HL Deb 20 July 1948 vol 157 cc1090-2

After Clause 33, and page 37, line 46 at end insert the following new clause—

Power of Court of Criminal Appeal to order new trials.

("(1) Notwithstanding anything in section four of the Criminal Appeal Act, 1907, where an appeal against conviction is allowed by the Court of Criminal Appeal under that Act and it appears to the court that the interests of justice so require, the court may, instead of directing the entry of a judgment and verdict of acquittal, direct the appellant to be re-tried upon the whole or any part of the indictment:

Provided that—

  1. (a) where the appellant was acquitted on any part of the indictment, the court shall not direct him to be re-tried on that part; and
  2. (b) if the appellant, being convicted on the re-trial, again appeals against his conviction under the sail Act, the court shall not direct him to be le-tried a second time.

(2) An appellant who is, directed to be retried under this section shall be re-tried before such court as the Court of Criminal Appeal may direct; and where by virtue of any such direction an appellant is to be re-tried before a court of assize or quarter sessions before which he could not have been tried but for the direction, that court shall have jurisdiction for all purposes connected with the re-trial as if the offence had been committed within the jurisdiction of the court.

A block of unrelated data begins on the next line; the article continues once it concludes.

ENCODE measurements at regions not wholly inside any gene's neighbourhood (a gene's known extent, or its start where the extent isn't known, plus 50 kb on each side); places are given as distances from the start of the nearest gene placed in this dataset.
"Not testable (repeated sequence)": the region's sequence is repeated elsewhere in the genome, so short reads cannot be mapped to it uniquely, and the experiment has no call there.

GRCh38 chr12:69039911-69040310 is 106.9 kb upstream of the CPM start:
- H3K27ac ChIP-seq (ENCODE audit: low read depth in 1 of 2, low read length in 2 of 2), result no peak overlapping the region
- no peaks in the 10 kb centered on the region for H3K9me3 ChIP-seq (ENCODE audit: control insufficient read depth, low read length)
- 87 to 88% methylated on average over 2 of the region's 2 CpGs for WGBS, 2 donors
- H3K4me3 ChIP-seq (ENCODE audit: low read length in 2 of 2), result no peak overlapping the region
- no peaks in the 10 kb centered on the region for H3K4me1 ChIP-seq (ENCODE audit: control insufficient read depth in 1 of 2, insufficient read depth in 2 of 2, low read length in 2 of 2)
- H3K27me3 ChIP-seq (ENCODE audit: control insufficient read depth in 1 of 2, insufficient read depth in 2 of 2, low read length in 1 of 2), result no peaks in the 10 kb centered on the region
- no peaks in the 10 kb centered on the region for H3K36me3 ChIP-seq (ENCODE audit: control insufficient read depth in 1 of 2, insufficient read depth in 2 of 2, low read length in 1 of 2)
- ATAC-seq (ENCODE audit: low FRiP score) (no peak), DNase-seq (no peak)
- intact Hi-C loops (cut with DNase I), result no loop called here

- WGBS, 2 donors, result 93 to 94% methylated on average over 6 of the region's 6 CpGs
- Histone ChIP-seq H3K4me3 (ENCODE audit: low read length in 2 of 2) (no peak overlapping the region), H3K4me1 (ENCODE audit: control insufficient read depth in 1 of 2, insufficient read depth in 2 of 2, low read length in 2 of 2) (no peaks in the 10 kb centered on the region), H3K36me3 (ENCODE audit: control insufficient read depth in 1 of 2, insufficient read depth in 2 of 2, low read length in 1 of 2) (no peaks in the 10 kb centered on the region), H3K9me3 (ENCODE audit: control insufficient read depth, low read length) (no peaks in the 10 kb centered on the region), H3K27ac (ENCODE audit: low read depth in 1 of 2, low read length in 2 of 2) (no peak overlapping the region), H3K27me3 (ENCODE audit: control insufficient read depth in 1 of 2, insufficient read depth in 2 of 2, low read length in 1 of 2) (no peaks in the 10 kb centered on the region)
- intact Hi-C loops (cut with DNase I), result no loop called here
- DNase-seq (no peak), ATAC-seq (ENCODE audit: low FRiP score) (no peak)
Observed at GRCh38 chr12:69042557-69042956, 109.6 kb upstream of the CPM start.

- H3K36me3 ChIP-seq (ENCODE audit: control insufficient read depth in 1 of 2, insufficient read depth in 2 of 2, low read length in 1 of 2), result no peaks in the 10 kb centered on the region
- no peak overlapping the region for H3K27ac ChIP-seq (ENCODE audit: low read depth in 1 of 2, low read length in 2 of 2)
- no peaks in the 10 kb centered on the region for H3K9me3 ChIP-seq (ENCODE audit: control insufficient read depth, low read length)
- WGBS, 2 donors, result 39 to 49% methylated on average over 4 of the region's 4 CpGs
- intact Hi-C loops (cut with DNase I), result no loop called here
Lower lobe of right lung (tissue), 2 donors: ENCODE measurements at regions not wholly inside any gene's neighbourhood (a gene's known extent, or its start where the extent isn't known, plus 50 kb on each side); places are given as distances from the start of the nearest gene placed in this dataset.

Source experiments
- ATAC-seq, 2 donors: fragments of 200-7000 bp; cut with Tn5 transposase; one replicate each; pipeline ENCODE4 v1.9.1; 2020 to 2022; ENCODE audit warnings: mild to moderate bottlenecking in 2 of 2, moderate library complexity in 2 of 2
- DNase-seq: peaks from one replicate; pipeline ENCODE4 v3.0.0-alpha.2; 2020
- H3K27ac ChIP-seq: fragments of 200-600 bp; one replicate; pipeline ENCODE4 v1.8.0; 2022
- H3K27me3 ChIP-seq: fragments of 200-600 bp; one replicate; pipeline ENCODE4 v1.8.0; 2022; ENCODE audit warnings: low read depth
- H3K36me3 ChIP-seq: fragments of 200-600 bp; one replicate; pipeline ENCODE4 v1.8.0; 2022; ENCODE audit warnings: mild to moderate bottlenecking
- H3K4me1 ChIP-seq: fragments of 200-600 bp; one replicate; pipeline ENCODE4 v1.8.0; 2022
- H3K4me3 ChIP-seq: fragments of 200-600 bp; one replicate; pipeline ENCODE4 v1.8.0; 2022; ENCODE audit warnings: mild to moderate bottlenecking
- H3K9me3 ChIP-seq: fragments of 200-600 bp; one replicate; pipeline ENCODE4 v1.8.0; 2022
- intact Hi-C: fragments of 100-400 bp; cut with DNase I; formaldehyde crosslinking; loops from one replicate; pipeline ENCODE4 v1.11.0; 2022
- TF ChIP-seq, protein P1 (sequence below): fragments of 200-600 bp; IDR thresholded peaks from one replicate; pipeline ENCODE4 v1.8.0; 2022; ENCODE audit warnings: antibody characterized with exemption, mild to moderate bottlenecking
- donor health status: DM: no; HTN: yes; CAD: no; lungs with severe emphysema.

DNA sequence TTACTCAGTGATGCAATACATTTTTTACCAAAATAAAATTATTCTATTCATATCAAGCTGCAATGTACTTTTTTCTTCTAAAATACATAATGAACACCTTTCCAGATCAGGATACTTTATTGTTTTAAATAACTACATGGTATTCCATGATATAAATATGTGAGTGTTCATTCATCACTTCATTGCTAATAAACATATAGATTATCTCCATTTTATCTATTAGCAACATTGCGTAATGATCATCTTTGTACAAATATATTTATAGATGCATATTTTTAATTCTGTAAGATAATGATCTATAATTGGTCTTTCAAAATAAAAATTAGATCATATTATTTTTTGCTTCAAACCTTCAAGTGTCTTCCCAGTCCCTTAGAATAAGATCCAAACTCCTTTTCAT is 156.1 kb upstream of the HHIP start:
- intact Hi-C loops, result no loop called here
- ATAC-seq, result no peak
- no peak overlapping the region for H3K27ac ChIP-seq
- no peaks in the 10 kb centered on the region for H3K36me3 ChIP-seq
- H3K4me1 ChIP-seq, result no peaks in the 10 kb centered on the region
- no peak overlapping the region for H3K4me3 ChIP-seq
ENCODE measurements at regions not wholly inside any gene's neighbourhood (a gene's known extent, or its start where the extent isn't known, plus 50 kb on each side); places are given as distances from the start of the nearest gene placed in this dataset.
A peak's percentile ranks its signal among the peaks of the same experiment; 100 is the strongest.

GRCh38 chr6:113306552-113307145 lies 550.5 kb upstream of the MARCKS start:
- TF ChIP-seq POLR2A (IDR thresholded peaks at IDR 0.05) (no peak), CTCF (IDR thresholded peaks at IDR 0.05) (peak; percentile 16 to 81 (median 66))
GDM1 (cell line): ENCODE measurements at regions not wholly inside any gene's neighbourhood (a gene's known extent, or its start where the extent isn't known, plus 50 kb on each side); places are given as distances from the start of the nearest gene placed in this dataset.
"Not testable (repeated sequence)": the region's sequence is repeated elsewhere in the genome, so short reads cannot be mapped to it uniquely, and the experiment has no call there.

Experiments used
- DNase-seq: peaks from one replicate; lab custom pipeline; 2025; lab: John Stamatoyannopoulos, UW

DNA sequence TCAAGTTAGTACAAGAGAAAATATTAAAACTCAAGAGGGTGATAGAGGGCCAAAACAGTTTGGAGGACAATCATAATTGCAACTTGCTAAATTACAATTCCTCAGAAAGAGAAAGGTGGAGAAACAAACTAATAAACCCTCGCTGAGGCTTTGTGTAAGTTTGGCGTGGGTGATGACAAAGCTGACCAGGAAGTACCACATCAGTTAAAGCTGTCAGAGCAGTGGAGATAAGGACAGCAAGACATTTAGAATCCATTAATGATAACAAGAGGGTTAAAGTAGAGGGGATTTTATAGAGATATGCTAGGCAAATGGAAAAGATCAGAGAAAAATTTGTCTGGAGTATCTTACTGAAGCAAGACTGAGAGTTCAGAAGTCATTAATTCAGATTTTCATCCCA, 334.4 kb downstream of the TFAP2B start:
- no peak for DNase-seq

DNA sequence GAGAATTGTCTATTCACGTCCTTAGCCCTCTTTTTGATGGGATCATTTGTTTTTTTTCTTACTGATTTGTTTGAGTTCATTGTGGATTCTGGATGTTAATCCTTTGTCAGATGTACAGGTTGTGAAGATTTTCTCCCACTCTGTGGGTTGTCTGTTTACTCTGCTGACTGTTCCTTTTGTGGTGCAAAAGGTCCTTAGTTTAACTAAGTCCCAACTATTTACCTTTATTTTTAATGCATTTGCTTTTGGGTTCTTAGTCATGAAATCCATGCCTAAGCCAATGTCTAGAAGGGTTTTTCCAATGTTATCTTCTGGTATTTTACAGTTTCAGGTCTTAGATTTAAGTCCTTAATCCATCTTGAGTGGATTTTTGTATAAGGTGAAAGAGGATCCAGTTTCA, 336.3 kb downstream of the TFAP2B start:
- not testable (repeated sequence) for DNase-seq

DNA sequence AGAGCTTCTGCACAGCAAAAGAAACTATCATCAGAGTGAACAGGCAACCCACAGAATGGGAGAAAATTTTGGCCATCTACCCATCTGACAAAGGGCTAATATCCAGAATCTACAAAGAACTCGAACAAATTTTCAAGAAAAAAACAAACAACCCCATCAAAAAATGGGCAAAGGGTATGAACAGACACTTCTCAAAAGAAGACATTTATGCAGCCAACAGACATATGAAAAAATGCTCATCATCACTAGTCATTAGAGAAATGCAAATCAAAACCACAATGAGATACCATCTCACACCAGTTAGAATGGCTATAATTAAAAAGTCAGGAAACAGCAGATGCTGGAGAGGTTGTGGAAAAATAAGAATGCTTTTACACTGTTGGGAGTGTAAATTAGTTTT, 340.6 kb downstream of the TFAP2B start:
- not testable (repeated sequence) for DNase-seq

(3) Where the Court of Criminal Appeal direct an appellant to be re-tried under this section, the court may make such orders as appear to the court to the necessary or expedient for the purposes of the re-trial, including orders—

  1. (a) for the amendment of the indictment upon which the appellant is to be re-tried;
  2. (b) for the custody or admission to bail of the appellant, and for the attendance of witnesses and other persons at the re-trial.

(4) Where an appellant is re-tried by virtue of a direction under this section before any court of assize or quarter sessions before which he could not have been tried but for the direction, any costs payable in the case under the Costs in Criminal Cases Act, 1908, shall in the first instance be paid in the same manner as if the offence had been committed in the county or county borough in which he is tried, but shall be recoverable from the treasurer of the county or county borough in which the offence was or was supposed to have been committed.

(5) In relation to an appellant who was tried separately on any count or counts of an indictment, the provisions of this section shall have effect as if those counts had been found in a separate indictment.")

Clause 40, page 42, line 18, at end insert— ("(5) Where, in pursuance of a direction of the Court of Criminal Appeal under section (Power of Court of Criminal Appeal to order new trials) of this Act, any person who has appealed to that court is re-tried before a court of assize or quarter sessions, and is acquitted on the re-trial, the sums which maybe directed by the court of assize or quarter sessions to be paid out of local funds under this section shall include—

  1. (a) any sums which the Court of Criminal Appeal might have directed to be so paid on the appeal to that court and
  2. (b) (if an appeal was brought to the House of Lords from the decision of the Court of Criminal Appeal) any sums which the House of Lords might, or might if that appeal had been determined in his favour, have directed to be so paid on that appeal.")

The Commons disagreed to the above Amendments for the following Reason: Because it is undesirable that any person convicted of an offence should again be tried for the same offence.